Too glam for the punks and too punk for the rockers ("We were much more like the New York Dolls and the Stooges than any of the English bands," brags Kusworth), TV Eye was short-lived with only one track ("Stevie's Radio Station") on a fanzine-issued disc to their name.

Although apparently there was one momentous (though barely remembered) night when Kusworth's TV Eye crossed paths with Sudden's Swell Maps.

"The first time I saw Dave he was with TV Eye," says Sudden. "They were playing at the Crown in Nottingham, I think."

"You actually supported us!" interjects Kusworth. "But I didn't talk to you."

When TV Eye broke-up, Kusworth and Twist formed the Subterranean Hawks, legendary for their aggressive use of acoustic guitars and an engaging pop song (written by the group's vocalist, Stephen Duffy) called "Big Store."

Sudden also moved on. After the break-up of Swell Maps, he released a couple of solo LPs and took to rock journalism, writing for Zig Zag and the New York Rocker. "I just did it for something to do," he says. "I went to New York and ended up interviewing Johnny Thunders. And I thought I might as well do some other articles. But I used to have to take a gram of speed every time I wrote an article - and I would get paid just about enough to buy the gram of speed!"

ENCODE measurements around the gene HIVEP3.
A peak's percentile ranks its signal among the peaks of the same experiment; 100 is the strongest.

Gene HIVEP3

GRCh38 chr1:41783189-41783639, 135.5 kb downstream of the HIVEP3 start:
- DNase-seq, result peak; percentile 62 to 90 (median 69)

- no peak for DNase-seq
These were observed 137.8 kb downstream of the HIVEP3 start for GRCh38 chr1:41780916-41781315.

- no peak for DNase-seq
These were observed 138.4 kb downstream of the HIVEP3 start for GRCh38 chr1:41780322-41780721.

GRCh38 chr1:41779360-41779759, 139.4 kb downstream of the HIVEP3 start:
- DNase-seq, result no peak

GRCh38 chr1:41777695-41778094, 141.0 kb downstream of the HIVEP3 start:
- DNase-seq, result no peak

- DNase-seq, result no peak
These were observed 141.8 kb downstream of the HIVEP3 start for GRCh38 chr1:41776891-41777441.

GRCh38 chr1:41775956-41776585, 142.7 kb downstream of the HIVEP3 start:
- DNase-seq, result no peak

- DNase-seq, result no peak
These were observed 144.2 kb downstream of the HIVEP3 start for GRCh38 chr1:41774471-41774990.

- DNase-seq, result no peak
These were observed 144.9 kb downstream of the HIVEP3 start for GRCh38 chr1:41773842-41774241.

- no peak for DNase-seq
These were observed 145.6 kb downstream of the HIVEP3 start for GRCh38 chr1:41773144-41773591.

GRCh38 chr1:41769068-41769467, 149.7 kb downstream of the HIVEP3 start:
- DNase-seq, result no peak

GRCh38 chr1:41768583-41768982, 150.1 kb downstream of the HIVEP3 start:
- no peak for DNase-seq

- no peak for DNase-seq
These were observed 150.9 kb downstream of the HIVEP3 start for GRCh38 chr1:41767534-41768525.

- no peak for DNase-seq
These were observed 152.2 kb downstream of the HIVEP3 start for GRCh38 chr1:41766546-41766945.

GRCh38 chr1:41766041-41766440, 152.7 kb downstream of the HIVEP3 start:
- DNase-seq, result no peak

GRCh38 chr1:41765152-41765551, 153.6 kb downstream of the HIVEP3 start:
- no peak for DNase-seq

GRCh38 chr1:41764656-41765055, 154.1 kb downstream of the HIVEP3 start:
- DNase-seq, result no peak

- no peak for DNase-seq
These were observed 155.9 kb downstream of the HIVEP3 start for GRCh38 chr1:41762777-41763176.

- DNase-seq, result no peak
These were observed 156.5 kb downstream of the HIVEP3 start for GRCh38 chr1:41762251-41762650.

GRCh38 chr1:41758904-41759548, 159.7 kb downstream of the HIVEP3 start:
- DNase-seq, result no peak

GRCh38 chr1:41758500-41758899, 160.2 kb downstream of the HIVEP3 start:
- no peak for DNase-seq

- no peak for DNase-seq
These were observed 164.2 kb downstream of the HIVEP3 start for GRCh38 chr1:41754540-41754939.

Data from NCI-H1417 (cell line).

Nikki Sudden
Great American Music Hall - SF 3/1999
Photo: Devorah Ostrov
One day in 1980, as Sudden recalls, he encountered a couple of the Subterranean Hawks and arranged to interview them. "I met Steve Duffy. Him and Dave Twist came into Rough Trade with a tape. I heard it and thought it was brilliant! So, I went to see them in Birmingham. Dave and I started talking, and we said if the Hawks ever broke up we should form a band."